We would do well to pause, and ponder both the data and implications presented in the Post Carbon Institute’s latest report, released a few days before Halloween, Drilling Deeper: A Reality Check On U.S. Government Forecasts for a Lasting Tight Oil & Shale Gas Boom.
The PCI’s new report exposes current oil industry & Energy Department oil production forecasts as wildly exaggerated. Further, it makes a compelling cast that production of “U.S. shale gas and tight oil reserves will peak and drop off swiftly, long before officially predicted by the U.S. Energy Information Administration.”
The report was written by PCI Fellow and geoscientist David Hughes, who previously predicted the vast downgrade of available oil resources in California’s Monterey Shale.
According to PCI Executive Director Asher Miller, “based on our analysis, the reality is far different from what the industry is telling the Energy Department, and the Energy Department is, in turn, telling the public and the Congress.”
Looking at the actual well production data, the Hughes report concludes that,
Although shale gas production will rise in the short term, until the 2020 timeframe, the DOE’s assumption that growth will continue to levels more than 100 percent higher than today by 2040 is not supported by the data. An analysis of seven major shale gas plays comprising 88 percent of DOE’s forecast production through 2040 suggests production rates will be about one-third of the DOE’s forecast in 2040 for these plays, and that production from these plays will peak as early as 2016.
In a press release accompanying the report, PCI’s Miller suggested a possible source for the Department of Energy’s apparently faulty and overly optimistic data – the oil and gas industry itself, and its insatiable need for more well-drilling investment and love of rising stock prices. Wrote Miller,
Last summer Adam Sieminski, administrator of the U.S. Energy Information Administration, the Energy Department’s statistical arm, said in a briefing, ‘We want to be able to tell, in a sense, the industry story. This is a huge success story in many ways for the companies and the nation, and having that kind of lag in such a rapidly moving area just simply isn’t allowing that full story to be told.’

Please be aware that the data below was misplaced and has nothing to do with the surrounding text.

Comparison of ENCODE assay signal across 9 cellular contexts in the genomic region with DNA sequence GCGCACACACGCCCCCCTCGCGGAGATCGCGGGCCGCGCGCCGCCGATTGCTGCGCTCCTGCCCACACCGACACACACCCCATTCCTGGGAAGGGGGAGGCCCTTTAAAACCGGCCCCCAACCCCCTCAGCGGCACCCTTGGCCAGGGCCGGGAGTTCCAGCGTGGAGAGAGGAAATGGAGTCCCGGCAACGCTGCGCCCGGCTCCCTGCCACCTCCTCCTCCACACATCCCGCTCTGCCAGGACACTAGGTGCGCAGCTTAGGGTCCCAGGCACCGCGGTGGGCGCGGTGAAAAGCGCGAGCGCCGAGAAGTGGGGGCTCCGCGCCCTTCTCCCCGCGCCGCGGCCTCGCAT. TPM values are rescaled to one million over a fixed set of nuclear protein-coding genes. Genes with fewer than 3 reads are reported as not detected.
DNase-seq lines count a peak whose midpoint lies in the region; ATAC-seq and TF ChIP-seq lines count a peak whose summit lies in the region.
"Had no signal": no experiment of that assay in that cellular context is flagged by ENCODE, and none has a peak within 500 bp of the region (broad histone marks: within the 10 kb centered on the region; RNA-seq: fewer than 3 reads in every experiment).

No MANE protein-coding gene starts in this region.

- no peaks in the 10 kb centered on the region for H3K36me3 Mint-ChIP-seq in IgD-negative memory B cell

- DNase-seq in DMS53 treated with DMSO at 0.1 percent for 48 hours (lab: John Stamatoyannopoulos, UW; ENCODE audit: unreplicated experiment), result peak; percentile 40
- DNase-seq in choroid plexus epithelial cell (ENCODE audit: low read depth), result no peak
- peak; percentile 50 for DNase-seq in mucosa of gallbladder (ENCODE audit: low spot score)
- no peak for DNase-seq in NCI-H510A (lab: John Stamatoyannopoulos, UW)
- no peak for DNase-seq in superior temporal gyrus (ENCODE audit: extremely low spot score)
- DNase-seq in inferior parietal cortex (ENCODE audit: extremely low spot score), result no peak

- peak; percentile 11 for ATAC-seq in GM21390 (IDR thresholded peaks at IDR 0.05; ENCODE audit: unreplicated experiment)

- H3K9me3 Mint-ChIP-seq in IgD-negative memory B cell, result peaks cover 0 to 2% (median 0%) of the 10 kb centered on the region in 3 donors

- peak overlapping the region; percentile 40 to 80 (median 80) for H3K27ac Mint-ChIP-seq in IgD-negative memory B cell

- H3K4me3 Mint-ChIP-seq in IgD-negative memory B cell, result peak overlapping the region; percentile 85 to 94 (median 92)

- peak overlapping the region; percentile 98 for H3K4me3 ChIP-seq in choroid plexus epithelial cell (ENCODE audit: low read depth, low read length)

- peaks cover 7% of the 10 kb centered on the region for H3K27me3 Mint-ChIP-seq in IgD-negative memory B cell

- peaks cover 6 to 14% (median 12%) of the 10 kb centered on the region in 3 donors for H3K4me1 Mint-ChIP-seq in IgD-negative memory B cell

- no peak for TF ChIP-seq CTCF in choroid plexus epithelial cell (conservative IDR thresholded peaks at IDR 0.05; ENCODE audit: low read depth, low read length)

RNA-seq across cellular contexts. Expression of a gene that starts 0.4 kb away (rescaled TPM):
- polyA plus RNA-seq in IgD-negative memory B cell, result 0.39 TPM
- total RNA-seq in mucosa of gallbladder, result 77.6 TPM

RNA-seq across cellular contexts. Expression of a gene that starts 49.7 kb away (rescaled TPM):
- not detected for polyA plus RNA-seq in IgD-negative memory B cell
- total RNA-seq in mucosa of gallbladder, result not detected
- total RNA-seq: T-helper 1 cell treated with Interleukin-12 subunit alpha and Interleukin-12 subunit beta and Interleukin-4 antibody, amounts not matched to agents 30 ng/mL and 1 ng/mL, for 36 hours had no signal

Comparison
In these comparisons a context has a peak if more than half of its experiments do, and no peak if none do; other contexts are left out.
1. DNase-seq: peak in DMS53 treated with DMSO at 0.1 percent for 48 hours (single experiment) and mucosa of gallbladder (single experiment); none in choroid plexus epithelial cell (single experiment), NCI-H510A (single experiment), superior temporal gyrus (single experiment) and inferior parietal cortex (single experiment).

Miller concluded, “As a citizen I’m not sure I want the government to be telling the oil industry’s story. The industry seems to be doing a great job of that all by itself. Instead, I would expect the EIA to act as an independent source of unbiased information upon which we as a nation can depend in formulating our energy policy.”
The Energy Information Agency has revealed a tendency toward industry-friendly, outlandish optimism before.
On May 20 of this year the L.A. Times reported that the EIA had drastically reduced the amount of recoverable oil contained in California’s Monterey Shale, from “13.7 billion barrels once thought recoverable from the jumbled layers of subterranean rock spread across much of Central California,” according to the Times, to just 600 million barrels recoverable by existing technology – a whopping reduction of 96%. It was as if 13 billion barrels of oil had simply vanished.
The EIA’s embarrassing admission followed by five months a previous report by the PCI’s David Hughes – Drilling California: A Reality Check on the Monterey Shale. Drilling California provided “the first publicly available empirical analysis of actual oil production data from the Monterey Formation,” and raised serious doubts about the quality and reliability of the data the EIA was presenting to the public.
The EIA’s exaggerated estimates of recoverable oil in the Monterey Shale were widely repeated in mainstream media outlets, and were used to inform academic studies which projected millions of new jobs and billions of dollars of tax revenue would flow into California as a result of developing those energy resources. Author Hughes stated at the time of the EIA’s mea culpa that “left out of all the hoopla was the fact that the EIA’s estimate was little more than a back-of-the-envelope calculation.”
Writing at Common Dreams about the Drilling Deeper report and its implications, PCI’s Asher Miller noted that “the so-called ‘shale revolution’ has more in common with the California Gold Rush and the Dot-Com Bubble than a new golden age of energy abundance.” He concludes,
The implications of this are profound. If the “shale revolution” is nothing more than a temporary respite from the inevitable decline in US oil and gas production, then why are we rushing to rewrite our domestic and foreign policy as if we’re going to be “Saudi America” for the rest of the century?
He noted that faulty forecasts are influencing investments in renewable energy, foreign policy, and action on climate change.
The Post Carbon Institute suggests citizens “Arm yourselves with the facts to counter this information.”